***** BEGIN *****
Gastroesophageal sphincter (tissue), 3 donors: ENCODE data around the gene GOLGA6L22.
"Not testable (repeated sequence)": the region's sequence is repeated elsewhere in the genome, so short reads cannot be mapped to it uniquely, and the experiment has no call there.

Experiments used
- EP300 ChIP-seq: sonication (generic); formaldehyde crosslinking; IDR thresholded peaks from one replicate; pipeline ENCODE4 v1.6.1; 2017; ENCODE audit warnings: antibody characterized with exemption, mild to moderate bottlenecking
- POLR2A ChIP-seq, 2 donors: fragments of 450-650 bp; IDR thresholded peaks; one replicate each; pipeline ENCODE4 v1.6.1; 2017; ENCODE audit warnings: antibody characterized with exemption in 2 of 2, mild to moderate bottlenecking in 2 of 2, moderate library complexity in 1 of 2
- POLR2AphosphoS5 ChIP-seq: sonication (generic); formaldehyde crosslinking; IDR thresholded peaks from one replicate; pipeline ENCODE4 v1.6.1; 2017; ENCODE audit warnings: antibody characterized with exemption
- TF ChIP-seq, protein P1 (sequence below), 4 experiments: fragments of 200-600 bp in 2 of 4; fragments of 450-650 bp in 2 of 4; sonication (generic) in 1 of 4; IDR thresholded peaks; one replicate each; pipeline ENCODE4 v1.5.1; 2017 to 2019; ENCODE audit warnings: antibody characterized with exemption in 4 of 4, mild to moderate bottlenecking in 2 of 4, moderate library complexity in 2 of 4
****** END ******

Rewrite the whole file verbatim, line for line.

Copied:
Gastroesophageal sphincter (tissue), 3 donors: ENCODE data around the gene GOLGA6L22.
"Not testable (repeated sequence)": the region's sequence is repeated elsewhere in the genome, so short reads cannot be mapped to it uniquely, and the experiment has no call there.

Experiments used
- EP300 ChIP-seq: sonication (generic); formaldehyde crosslinking; IDR thresholded peaks from one replicate; pipeline ENCODE4 v1.6.1; 2017; ENCODE audit warnings: antibody characterized with exemption, mild to moderate bottlenecking
- POLR2A ChIP-seq, 2 donors: fragments of 450-650 bp; IDR thresholded peaks; one replicate each; pipeline ENCODE4 v1.6.1; 2017; ENCODE audit warnings: antibody characterized with exemption in 2 of 2, mild to moderate bottlenecking in 2 of 2, moderate library complexity in 1 of 2
- POLR2AphosphoS5 ChIP-seq: sonication (generic); formaldehyde crosslinking; IDR thresholded peaks from one replicate; pipeline ENCODE4 v1.6.1; 2017; ENCODE audit warnings: antibody characterized with exemption
- TF ChIP-seq, protein P1 (sequence below), 4 experiments: fragments of 200-600 bp in 2 of 4; fragments of 450-650 bp in 2 of 4; sonication (generic) in 1 of 4; IDR thresholded peaks; one replicate each; pipeline ENCODE4 v1.5.1; 2017 to 2019; ENCODE audit warnings: antibody characterized with exemption in 4 of 4, mild to moderate bottlenecking in 2 of 4, moderate library complexity in 2 of 4